-- Cecily bubbles with fake cheer, no doubt trying to make up for being such a grinchy wench to me lately. She tells a dorky story about crushing on Ollie Mawbry, and her little horse-riding escapades to spy on him. No surprise he ignored her. Guys don’t exactly dig stalker chicks.

-- “It’s good of you to take an interest in Liza’s pony,” he says. “She’s always banging on endlessly about him. It’s hard for us to be enthusiastic anymore.”

Notice the use of cadence (speech rhythm) and key terminology. You immediately get a sense of place from “ain’t” and “banging on.” You get a sense of age from “right in the head” and “stalker chicks.”

Developing varied diction comes from doing lots of research. A few places to start: Keep a log of overheard conversations and transcribe speech from YouTube videos. Beware of taking your cues from TV, film or other novels, because those writers may not have worked from life. Go to the source as much as you can.

These “tip of the mind” thoughts are a huge part of character voice because they tell a tremendous amount about a person in just a few words. Think of the word-association games psychotherapists use. When your character hears the word “home,” does he think “fried chicken,” “fear,” or “fantasy”? Any one of these answers gives a window into an intriguing story. Associations can be a shorthand way of showing what kind of past experiences the character has gone through, what he values, and what forms of culture shape him. Associations show up in the way characters describe things, and especially how they make comparisons, such as similes and metaphors.

Here are a few associations at work from Never Gone:

--Images burst in my mind like sudden sun through stained glass. (association of a church-goer)

--“Crikey,” Uncle says. “We’re in Dante’s eighth circle of hell.” (association of a reader of classics)

Attitudes are essentially value judgments made about elements of the world around us--what is good or bad, valuable or worthless. Attitudes most often come out when a character is confronted with something new, unusual or unexpected. The fireworks display is awesome or lame; the new teacher is nice or mean or airheaded or so cool; the flat tire is infuriating or just typical of my hopeless life. Look back at my first examples and you'll see strong expressions of attitudes. Danielle's grandfather finds fault with how her mother grieves. Dani herself is exasperated with her aunt's attempts to be cheerful. Dani's Uncle appreciates what he sees as her patient forbearance of his child, who he judges as repetitive.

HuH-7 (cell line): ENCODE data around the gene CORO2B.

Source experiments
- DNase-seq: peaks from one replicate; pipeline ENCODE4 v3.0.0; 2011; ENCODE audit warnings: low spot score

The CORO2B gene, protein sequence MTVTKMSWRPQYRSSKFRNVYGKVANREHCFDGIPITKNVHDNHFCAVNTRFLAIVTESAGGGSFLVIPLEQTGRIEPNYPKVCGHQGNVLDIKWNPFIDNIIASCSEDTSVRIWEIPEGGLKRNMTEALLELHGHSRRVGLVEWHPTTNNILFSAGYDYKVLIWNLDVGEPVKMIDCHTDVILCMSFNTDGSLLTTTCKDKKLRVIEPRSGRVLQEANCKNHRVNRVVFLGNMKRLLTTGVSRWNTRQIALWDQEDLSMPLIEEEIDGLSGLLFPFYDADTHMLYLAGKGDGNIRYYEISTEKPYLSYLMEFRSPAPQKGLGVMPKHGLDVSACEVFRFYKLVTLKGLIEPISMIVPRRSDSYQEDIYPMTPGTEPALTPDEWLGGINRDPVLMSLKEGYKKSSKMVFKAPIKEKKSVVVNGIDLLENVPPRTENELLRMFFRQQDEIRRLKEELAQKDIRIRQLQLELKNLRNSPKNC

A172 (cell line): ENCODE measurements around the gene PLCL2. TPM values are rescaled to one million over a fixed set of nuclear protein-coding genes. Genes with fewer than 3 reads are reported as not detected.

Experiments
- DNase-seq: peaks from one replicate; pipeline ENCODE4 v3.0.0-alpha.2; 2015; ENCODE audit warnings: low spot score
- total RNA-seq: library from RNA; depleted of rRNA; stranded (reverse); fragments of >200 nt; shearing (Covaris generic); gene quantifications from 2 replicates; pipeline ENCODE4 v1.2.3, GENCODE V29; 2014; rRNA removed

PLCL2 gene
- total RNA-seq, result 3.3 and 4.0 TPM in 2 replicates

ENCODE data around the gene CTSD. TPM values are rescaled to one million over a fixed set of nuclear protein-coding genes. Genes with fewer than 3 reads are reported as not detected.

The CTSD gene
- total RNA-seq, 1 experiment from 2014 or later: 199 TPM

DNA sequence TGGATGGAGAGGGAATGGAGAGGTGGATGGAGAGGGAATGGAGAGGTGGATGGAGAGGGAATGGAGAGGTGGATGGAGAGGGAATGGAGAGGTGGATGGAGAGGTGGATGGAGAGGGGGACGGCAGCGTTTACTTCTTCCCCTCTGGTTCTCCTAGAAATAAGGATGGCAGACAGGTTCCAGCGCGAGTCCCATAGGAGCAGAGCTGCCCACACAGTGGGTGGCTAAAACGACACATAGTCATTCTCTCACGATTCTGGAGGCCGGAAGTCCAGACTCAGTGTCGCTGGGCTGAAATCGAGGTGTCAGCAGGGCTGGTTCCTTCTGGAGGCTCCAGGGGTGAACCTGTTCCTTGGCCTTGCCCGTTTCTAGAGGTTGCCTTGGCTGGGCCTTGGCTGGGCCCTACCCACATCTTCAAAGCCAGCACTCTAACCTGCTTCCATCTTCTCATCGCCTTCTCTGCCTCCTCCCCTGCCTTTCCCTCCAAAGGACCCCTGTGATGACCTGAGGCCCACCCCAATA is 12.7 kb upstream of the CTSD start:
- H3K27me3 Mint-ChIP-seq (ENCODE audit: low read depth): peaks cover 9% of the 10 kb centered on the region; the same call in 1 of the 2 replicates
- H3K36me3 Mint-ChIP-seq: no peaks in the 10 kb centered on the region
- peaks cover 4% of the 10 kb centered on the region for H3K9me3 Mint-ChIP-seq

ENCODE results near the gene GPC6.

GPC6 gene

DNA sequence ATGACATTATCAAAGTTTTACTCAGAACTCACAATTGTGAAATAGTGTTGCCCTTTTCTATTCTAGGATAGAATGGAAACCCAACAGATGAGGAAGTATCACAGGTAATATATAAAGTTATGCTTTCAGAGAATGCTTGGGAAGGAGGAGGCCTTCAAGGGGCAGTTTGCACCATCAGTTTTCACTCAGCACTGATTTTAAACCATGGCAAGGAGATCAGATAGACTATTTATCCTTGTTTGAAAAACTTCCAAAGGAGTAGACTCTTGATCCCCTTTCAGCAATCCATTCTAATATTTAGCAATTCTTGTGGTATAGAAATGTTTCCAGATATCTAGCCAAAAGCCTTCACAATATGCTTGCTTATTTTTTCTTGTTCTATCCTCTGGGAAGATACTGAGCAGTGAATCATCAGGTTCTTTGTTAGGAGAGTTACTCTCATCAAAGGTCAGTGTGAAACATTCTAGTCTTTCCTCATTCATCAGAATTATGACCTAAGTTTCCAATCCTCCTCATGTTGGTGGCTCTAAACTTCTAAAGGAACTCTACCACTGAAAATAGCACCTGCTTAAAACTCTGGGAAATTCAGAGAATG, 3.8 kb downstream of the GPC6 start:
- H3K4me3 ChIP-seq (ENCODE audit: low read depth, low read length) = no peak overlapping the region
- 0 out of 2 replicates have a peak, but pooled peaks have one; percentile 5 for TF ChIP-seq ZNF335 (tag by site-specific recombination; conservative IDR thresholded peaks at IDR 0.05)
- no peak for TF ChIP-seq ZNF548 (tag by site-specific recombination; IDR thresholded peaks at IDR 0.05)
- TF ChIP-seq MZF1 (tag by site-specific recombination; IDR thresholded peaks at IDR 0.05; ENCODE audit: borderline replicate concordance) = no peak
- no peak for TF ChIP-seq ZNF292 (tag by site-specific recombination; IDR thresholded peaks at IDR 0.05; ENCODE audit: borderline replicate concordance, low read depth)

Diction and associations will play into how attitudes are expressed, but by golly, all characters should have them. A character that never expresses an attitude will come off as emotionless, or perhaps on the autism spectrum. He’ll see fireworks and say “chemical explosions are causing light effects in the sky.”

Getting to know your characters beyond just age and occupation will help you develop distinct voices that engage readers and make your story come alive.

Which elements of voice come most easily to you? How might research help you create more distinctive voices for your characters?


Laurel Garver is the author of Never Gone, a novel about grief, faith and finding love when all seems lost. A word nerd, Indie film enthusiast and incurable Anglophile, she lives in Philadelphia with her husband and daughter.

Trailer for Never Gone

Add it on Goodreads. Read a sample chapter.

It is available as an ebook and a paperback at, Barnes and Noble, Kobo, Smashwords, CreateSpace.

Friday, November 9, 2012

Web Spiders and Louboutin

Over the last month, I’ve been getting a truck load of blog spam. I know, I know, I could add a word verification. But I really hate those. When I see the random combo of numbers and letters, my brain turns the random assortment into real words. “Nmrado” becomes “random” when I type it in. (Yes, this is a great skill in Scrabble and Boggle. Not so much otherwise.) I’ve been known to get an “incorrect” so many times that I thought the system was rigged against me. Now I type those things in with only an index finger so my brain can’t fix it.

The odd thing is that the blog spam comments are only on one blog post. Now I’m sure there’s a sophisticated computer-tech reason that would explain it. Like the HTML code has an embedded 404 compiler error. (Yeah, that probably makes no sense. But I think imps run computers with their evil black magic anyway, which is why the computer always crashes before I remember to save my document on days when I’ve made impressive progress on my novel.)

Anyway, the real reason the post is spammed is that it’s titled “Bob the Criminal Strikes Again.” And the topic of the post was identity theft—someone (Bob the Criminal) filed a fake tax return under my husband’s social security number and tried to get our money. (BTW, the government still hasn’t fixed the problem. But that’s another story.)

So I believe that some criminal syndicate has an evil web crawler (known as web spiders—I love bugs— though not mosquitos or cockroaches, which are pure evil disguised as bugs) searching the web for vulnerable people. And the spider added my blog post because it decided than people who’ve been victims of identity theft are more likely to buy knock off Christian Louboutin shoes or Coach bags because they’ve had their funds sucked dry. But here’s the thing. I really don’t want to wear knock offs of $3000 shoes. (Are the real ones comfortable? Or made out of gold?)